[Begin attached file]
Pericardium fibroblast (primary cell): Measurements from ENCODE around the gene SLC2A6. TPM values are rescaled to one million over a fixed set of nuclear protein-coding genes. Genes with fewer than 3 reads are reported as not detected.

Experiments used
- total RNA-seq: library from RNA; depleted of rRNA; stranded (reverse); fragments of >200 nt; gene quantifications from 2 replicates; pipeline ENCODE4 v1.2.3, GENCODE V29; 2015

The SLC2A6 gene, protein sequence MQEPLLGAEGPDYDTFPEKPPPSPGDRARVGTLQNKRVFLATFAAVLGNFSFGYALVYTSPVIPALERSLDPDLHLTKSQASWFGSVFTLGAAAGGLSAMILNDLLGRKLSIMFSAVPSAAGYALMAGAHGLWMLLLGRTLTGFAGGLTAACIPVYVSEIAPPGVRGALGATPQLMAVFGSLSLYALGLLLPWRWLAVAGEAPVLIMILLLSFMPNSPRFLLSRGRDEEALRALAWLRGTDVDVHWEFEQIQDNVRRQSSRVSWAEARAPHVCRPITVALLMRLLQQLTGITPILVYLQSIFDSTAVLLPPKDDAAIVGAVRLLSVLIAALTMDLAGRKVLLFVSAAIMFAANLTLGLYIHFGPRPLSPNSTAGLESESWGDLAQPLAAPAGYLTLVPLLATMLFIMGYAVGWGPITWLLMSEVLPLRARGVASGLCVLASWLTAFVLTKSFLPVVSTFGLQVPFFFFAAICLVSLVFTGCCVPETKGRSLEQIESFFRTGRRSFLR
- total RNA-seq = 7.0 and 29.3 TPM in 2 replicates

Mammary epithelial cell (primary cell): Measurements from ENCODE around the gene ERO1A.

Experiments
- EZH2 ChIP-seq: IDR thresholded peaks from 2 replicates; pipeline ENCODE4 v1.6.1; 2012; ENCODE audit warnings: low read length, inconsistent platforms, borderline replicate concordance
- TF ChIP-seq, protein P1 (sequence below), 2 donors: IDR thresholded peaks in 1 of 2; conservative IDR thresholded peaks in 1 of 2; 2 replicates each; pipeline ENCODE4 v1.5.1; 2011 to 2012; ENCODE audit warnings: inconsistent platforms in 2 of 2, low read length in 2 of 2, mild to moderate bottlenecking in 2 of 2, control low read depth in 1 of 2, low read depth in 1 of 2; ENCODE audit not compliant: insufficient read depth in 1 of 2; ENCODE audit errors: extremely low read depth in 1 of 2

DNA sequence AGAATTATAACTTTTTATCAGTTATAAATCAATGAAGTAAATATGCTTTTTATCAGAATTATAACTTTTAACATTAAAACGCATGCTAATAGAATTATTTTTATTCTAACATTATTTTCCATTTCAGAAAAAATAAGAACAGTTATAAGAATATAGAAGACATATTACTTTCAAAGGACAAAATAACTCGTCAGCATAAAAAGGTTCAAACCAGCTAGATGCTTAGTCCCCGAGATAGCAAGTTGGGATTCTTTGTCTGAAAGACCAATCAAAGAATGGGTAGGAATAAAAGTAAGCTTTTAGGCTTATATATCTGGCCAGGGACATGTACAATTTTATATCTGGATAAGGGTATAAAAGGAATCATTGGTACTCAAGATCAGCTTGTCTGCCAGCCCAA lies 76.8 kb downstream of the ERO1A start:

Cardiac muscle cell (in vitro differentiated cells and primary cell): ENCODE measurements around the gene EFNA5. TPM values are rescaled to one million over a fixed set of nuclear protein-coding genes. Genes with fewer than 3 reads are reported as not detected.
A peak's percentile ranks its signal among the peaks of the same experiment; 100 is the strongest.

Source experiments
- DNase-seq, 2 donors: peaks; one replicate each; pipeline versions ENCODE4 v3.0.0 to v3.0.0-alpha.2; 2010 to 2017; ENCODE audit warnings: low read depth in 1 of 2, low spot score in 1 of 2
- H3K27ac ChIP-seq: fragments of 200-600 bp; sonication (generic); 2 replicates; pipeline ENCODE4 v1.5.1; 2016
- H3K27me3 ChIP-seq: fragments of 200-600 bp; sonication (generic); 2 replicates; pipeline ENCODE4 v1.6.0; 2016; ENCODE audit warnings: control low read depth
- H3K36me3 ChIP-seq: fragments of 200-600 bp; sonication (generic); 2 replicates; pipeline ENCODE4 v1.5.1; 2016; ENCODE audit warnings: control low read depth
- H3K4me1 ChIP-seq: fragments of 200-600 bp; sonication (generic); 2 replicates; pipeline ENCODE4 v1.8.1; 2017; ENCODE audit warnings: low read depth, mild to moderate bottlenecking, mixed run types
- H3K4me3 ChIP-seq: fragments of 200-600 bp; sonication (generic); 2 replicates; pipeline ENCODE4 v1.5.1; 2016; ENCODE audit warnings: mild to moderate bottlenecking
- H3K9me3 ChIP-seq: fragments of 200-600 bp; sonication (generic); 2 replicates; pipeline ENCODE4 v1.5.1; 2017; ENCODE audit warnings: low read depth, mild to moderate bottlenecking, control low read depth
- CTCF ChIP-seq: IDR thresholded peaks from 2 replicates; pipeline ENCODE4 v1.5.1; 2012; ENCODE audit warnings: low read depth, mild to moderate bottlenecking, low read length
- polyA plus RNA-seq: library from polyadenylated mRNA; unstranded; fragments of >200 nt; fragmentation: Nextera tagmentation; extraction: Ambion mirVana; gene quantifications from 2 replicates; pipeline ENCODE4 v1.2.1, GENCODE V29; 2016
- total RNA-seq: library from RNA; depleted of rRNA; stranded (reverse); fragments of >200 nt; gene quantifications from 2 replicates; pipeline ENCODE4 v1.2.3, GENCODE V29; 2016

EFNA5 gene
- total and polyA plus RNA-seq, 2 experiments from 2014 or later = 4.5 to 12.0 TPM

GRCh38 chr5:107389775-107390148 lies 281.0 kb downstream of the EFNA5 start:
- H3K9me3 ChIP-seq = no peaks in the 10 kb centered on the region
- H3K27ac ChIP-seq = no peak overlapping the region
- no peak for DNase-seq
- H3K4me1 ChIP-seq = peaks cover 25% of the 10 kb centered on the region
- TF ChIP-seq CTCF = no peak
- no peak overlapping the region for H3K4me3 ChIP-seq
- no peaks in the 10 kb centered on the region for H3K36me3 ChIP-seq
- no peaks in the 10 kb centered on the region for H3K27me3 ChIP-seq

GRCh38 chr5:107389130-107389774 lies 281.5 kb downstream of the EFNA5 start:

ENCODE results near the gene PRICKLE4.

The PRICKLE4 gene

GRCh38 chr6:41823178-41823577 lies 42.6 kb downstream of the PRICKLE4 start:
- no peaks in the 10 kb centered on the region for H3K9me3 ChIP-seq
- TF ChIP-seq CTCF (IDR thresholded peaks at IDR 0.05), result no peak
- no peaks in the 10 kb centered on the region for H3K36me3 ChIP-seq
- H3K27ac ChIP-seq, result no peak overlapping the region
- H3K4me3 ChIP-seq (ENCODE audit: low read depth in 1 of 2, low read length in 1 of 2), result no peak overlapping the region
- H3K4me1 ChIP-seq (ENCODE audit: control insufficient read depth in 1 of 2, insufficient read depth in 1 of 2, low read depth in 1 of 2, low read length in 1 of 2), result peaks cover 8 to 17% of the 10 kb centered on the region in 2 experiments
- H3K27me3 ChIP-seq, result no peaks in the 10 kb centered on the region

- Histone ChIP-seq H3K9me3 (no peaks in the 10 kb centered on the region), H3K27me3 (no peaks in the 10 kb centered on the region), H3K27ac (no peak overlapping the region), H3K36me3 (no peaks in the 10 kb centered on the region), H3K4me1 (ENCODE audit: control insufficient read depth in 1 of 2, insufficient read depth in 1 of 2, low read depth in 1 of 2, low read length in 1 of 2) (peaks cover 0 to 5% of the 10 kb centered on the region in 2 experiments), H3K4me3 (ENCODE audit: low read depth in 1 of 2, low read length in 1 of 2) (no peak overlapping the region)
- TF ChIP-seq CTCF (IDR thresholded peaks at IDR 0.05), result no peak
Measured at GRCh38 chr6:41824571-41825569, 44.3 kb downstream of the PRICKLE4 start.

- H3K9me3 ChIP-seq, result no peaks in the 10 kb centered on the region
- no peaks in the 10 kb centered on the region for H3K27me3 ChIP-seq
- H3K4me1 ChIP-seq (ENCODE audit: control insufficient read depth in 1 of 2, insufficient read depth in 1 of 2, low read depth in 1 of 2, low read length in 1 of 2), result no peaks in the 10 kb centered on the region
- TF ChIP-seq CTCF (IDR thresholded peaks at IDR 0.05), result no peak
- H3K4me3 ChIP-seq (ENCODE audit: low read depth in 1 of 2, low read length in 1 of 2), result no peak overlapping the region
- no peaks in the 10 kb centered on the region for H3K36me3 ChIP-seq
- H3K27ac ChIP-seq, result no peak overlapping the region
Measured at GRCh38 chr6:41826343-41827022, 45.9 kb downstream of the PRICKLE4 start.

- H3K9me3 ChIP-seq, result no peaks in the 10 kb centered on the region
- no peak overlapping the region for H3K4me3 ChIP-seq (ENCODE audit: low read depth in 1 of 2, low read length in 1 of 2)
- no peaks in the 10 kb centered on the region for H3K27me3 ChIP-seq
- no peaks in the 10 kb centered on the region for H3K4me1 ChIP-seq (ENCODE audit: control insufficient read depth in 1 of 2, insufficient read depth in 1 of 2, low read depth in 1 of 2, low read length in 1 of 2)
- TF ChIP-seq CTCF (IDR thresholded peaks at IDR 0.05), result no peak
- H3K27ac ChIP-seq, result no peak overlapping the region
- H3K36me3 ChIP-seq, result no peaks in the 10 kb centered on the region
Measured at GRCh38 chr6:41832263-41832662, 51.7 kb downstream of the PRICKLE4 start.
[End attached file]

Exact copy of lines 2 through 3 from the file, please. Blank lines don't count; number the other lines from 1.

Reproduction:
Experiments used
- total RNA-seq: library from RNA; depleted of rRNA; stranded (reverse); fragments of >200 nt; gene quantifications from 2 replicates; pipeline ENCODE4 v1.2.3, GENCODE V29; 2015